They include: 

  • Payment for all medical care for your injury, illness, or condition you receive from a provider authorized by your employer, including hospital stays, surgery, rehabilitation/therapy, medication, and medical equipment.;
  • Reimbursement of certain expenses related to traveling for medical care, such as mileage, meals, and lodging.
  • Temporary total disability benefits replace two-thirds of your average weekly income until you can work again provided the disability lasts at least seven days. For non-catastrophic injuries, the maximum benefits period is 400 weeks.
  • Temporary partial disability benefits replace two-thirds of the difference between your average weekly income and your reduced income due to a disability, provided the disability lasts at least seven days.
  • Permanent partial disability benefits that compensate you for a permanent disability resulting from an on-the-job injury or health condition. The amount of the benefit is calculated based on your percentage of disability as determined by a medical provider.
  • Death benefits replace two-thirds of the deceased worker’s average weekly wage up to a maximum set by law, payable to a dependent spouse or minor child. In addition, death benefits include the cost of a funeral or burial up to a maximum set by law.
  • In some cases, job retraining and rehabilitation benefits.

You cannot combine income replacement disability benefits, which are only payable one at a time. If you file a prompt claim, you should begin receiving any disability benefits for which you’re eligible within 21 days of becoming disabled.

The Workers’ Comp Claim Process and Its Complications

Obtaining and keeping benefits under workers’ compensation in the Peach State can be confusing and complicated, even when you follow instructions on official SBWC forms and websites. Here’s a rundown of how it works and the roadblocks a claimant can encounter.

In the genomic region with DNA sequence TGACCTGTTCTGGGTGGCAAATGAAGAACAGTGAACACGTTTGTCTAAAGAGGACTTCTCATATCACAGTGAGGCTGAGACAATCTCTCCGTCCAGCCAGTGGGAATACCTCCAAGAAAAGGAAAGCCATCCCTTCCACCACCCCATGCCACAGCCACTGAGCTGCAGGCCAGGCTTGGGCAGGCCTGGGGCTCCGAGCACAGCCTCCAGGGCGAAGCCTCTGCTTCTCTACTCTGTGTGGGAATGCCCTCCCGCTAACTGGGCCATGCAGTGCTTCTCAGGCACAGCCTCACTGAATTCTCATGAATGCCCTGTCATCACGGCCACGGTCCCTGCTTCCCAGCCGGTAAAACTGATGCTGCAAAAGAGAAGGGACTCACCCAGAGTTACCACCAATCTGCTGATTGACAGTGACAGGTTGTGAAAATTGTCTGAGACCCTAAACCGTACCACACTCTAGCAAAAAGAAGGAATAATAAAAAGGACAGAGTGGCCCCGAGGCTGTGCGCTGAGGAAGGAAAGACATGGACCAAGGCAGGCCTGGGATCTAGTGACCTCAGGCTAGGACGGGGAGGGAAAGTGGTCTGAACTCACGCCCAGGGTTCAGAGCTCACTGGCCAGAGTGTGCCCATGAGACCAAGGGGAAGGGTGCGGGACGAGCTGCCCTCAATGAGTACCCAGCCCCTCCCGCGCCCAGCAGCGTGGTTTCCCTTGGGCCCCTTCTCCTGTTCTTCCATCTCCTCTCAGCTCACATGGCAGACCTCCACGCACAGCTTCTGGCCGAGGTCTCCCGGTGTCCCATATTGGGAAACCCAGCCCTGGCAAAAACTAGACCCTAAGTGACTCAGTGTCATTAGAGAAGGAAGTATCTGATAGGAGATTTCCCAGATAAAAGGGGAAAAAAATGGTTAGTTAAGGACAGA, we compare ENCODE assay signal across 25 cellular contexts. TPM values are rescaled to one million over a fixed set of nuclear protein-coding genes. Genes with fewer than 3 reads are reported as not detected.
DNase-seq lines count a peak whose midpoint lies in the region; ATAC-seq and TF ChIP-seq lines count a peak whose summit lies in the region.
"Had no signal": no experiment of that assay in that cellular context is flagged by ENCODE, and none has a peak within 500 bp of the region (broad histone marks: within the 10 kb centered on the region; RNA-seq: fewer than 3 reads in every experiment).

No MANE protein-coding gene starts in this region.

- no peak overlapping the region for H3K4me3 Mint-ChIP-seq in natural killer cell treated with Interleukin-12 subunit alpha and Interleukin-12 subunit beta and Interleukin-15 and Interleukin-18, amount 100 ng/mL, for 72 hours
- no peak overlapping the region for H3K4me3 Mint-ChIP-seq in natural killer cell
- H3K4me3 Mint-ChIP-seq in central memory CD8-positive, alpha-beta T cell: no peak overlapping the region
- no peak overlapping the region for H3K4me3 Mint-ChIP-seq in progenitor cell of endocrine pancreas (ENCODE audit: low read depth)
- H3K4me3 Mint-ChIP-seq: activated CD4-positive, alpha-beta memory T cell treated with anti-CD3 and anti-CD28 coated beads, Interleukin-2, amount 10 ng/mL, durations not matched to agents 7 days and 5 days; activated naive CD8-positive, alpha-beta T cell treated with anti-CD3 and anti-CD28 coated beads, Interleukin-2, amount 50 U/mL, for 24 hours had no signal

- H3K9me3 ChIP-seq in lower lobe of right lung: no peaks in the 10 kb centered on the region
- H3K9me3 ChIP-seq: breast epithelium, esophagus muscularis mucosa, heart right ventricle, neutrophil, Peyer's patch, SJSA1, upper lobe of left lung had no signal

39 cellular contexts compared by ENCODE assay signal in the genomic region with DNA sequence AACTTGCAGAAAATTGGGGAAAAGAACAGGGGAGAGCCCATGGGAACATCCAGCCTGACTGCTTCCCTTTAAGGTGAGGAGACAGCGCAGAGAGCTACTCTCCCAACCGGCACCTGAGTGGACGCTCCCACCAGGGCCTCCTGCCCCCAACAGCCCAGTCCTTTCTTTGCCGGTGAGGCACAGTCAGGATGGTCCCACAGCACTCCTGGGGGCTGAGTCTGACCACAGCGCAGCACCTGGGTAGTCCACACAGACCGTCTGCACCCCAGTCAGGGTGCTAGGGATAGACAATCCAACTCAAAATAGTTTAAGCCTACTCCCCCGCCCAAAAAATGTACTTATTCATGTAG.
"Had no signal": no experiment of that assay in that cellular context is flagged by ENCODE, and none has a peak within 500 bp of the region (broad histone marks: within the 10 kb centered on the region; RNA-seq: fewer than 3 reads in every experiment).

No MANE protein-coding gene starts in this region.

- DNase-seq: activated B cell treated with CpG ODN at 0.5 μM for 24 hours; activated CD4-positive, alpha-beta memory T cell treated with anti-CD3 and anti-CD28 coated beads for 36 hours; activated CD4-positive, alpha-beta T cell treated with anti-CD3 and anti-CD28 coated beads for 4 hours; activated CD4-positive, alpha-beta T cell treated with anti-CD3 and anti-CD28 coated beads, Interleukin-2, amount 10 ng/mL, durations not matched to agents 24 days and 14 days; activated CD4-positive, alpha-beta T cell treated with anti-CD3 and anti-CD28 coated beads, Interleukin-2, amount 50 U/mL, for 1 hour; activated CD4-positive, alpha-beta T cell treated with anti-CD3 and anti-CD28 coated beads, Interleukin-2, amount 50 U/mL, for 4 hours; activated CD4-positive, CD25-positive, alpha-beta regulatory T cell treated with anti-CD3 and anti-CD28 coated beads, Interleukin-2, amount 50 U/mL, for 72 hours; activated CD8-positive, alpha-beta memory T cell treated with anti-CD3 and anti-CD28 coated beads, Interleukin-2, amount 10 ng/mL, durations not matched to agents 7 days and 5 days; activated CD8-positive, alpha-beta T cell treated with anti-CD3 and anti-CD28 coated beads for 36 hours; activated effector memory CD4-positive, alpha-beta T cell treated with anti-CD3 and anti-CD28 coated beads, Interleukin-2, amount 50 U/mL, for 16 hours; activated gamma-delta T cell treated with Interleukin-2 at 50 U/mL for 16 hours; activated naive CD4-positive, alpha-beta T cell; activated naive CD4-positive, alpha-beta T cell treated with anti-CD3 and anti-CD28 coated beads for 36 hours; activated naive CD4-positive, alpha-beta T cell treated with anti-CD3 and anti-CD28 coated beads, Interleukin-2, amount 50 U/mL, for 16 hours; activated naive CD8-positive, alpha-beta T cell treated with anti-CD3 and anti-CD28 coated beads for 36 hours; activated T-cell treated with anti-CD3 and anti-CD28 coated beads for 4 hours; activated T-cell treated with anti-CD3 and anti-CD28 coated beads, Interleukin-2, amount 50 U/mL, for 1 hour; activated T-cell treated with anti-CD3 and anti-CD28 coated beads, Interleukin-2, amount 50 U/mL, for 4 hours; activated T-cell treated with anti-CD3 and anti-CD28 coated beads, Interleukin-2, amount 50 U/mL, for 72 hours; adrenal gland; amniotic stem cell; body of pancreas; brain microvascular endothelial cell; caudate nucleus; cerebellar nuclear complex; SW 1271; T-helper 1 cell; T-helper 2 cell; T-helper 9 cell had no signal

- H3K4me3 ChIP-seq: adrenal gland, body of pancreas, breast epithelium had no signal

You Notify Your Employer

Georgia’s workers’ comp claim process starts when you notify your employer (your boss, manager, or supervisor) about your injury or illness. To protect your rights to benefits, you should do this immediately after getting hurt or realizing you’re suffering from an illness or health condition linked to your job.

Any unnecessary delay in telling your employer about your health condition can complicate receiving benefits. You risk losing your right to benefits if you wait more than 30 days.

Be sure to report your injury or illness to your boss, manager, or supervisor in writing (not just orally). Your employer may have paperwork for you to fill out for this purpose. If so, complete and return it right away. If not, write a summary of what happened (time, date, location, nature of incident, injuries you suffered) and submit it to your employer as soon as possible.

You Seek Medical Care

Seek immediate medical care for any work-related injury or illness. Any delay can complicate your claim or result in losing your rights.

In Georgia, you must seek treatment from a medical provider authorized by your employer, except when you need emergency care. Workers’ comp will not pay for your regular doctor unless your employer happens to authorize that doctor (which is unlikely).

Your employer must post a list of approved medical providers at your workplace. Consult that list, pick a provider, and schedule an appointment right away. You can switch to another provider on the list once without seeking your employer’s approval, but any additional switch may require your employer’s or the workers’ comp insurance company’s sign-off.